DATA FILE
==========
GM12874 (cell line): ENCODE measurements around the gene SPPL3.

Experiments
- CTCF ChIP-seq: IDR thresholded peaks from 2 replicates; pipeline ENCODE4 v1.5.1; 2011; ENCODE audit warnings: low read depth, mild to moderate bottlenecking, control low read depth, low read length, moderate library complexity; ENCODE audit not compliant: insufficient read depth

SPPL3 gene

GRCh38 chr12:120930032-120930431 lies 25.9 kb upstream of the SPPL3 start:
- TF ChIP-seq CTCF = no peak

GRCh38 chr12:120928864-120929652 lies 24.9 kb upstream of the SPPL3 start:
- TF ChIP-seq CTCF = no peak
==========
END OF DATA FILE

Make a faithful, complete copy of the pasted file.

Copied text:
GM12874 (cell line): ENCODE measurements around the gene SPPL3.

Experiments
- CTCF ChIP-seq: IDR thresholded peaks from 2 replicates; pipeline ENCODE4 v1.5.1; 2011; ENCODE audit warnings: low read depth, mild to moderate bottlenecking, control low read depth, low read length, moderate library complexity; ENCODE audit not compliant: insufficient read depth

SPPL3 gene

GRCh38 chr12:120930032-120930431 lies 25.9 kb upstream of the SPPL3 start:
- TF ChIP-seq CTCF = no peak

GRCh38 chr12:120928864-120929652 lies 24.9 kb upstream of the SPPL3 start:
- TF ChIP-seq CTCF = no peak